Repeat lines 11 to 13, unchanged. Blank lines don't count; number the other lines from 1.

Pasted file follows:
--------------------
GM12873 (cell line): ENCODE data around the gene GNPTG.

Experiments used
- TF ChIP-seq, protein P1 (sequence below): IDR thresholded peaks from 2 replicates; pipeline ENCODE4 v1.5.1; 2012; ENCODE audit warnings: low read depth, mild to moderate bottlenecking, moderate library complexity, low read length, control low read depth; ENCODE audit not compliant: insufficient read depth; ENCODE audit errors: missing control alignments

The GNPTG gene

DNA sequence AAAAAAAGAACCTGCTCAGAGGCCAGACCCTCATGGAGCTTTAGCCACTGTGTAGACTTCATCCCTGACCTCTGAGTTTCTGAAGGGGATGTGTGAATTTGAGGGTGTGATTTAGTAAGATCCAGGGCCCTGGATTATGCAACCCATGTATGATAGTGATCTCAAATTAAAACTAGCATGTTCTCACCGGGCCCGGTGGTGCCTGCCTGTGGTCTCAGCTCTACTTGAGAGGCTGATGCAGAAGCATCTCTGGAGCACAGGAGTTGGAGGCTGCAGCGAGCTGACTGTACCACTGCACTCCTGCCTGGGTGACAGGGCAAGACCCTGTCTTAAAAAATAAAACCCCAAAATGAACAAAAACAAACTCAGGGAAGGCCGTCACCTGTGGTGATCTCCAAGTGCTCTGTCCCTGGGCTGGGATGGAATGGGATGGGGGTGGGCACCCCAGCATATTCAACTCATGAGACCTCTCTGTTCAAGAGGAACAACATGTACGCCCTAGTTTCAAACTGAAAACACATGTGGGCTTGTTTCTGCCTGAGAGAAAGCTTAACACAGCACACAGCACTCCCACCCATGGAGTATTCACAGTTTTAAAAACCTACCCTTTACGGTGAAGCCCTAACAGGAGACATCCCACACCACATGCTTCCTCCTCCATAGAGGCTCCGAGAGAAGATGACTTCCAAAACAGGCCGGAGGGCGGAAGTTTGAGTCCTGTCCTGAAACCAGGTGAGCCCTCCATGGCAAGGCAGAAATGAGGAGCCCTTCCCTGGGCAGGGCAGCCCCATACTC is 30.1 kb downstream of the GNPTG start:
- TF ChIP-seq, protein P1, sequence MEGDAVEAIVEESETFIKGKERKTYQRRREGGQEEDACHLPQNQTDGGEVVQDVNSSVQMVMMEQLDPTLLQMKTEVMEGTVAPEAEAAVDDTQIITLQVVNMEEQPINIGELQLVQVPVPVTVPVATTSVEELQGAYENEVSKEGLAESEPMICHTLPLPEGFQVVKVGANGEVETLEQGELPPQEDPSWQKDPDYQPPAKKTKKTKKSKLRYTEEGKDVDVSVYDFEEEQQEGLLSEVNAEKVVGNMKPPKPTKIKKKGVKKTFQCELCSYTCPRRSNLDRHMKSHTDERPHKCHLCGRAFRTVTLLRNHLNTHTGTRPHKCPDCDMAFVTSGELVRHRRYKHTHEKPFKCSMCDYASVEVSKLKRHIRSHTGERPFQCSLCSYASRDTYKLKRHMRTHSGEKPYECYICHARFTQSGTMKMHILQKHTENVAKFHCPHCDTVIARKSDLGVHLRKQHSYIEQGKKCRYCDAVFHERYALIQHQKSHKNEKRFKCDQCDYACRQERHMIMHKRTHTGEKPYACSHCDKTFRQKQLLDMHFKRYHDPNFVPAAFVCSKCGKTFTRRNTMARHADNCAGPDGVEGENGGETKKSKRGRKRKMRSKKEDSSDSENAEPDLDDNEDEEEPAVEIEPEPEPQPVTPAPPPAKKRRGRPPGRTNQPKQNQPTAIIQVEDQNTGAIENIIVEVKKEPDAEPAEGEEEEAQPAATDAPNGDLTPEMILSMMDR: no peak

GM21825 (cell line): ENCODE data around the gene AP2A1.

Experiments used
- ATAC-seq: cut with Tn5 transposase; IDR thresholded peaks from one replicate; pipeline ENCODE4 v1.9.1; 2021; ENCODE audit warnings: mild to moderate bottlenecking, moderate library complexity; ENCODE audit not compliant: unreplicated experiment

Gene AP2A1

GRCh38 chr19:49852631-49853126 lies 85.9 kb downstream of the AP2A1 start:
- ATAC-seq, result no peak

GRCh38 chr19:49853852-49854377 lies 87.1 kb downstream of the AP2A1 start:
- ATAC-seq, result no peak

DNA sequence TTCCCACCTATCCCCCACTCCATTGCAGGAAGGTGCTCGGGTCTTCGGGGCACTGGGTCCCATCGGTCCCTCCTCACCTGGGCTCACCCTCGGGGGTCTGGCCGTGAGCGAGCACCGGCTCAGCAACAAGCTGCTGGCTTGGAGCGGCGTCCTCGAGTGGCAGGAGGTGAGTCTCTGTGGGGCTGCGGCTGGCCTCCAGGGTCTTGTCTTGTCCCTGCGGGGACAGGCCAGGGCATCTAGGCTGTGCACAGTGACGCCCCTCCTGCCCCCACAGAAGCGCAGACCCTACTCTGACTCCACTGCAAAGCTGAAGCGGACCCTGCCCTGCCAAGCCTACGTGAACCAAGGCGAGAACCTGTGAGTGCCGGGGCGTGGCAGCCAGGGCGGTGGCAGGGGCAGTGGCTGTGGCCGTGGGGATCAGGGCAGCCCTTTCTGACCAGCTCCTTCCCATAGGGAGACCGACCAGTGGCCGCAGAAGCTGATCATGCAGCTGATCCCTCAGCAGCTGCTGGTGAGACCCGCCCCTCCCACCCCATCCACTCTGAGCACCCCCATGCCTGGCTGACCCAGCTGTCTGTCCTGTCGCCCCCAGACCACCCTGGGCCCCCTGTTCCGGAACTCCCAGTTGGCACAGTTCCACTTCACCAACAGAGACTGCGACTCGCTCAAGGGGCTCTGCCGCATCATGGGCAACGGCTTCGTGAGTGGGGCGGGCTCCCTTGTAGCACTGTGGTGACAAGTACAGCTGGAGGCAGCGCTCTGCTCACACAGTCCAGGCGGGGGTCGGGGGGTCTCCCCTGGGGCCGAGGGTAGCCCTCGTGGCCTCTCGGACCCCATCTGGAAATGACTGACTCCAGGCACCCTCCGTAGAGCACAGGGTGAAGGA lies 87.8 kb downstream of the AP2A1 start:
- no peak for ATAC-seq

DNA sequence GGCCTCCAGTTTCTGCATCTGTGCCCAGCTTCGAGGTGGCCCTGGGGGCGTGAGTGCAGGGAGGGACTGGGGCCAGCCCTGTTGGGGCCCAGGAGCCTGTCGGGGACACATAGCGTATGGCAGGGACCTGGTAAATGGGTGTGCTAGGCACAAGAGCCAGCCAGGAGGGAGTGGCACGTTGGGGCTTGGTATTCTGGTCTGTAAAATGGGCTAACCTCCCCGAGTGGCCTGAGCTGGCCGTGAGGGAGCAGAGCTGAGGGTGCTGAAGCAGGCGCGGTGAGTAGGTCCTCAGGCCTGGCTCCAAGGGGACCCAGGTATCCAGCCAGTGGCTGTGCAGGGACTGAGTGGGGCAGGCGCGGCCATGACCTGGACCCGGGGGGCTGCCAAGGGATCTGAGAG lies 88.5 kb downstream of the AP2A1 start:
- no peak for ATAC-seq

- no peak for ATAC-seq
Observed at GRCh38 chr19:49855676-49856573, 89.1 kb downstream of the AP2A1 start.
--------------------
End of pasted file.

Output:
GRCh38 chr19:49852631-49853126 lies 85.9 kb downstream of the AP2A1 start:
- ATAC-seq, result no peak

GRCh38 chr19:49853852-49854377 lies 87.1 kb downstream of the AP2A1 start: